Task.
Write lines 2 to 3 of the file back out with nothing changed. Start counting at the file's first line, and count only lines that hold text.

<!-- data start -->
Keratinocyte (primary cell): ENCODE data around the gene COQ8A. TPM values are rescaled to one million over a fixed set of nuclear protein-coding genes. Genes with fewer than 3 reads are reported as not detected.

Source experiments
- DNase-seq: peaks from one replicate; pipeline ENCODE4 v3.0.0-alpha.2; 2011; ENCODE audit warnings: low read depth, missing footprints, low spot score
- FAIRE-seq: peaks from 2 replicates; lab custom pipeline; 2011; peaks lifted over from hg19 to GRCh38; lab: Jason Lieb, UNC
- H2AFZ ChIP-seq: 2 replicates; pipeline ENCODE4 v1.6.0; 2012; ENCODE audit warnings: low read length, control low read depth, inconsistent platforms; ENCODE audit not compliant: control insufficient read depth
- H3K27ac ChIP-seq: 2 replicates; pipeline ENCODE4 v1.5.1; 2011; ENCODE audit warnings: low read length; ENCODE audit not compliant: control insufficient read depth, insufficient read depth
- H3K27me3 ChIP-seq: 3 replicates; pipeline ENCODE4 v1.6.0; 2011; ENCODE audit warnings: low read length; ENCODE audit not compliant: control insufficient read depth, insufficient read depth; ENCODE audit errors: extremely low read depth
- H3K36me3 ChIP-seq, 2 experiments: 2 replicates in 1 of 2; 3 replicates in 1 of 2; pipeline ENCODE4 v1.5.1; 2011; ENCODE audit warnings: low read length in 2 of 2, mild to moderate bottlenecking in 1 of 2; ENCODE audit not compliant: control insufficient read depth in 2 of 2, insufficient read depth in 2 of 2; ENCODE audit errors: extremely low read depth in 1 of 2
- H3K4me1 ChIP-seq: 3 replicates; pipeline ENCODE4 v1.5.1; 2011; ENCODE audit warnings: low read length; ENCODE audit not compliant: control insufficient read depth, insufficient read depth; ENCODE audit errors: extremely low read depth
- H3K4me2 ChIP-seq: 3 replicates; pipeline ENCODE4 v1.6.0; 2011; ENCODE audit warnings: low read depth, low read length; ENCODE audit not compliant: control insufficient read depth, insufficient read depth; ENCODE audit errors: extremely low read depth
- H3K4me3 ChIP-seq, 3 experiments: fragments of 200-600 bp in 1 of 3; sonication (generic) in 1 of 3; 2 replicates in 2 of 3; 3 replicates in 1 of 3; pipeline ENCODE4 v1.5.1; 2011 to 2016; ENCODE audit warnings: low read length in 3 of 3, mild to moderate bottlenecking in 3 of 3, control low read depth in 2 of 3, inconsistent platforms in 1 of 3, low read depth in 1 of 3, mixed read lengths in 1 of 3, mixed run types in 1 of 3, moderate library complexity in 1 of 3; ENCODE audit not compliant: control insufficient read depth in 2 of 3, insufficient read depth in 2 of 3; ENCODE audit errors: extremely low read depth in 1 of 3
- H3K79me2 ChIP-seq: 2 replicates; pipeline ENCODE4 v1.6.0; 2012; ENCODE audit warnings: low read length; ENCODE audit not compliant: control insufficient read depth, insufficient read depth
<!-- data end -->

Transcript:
Source experiments
- DNase-seq: peaks from one replicate; pipeline ENCODE4 v3.0.0-alpha.2; 2011; ENCODE audit warnings: low read depth, missing footprints, low spot score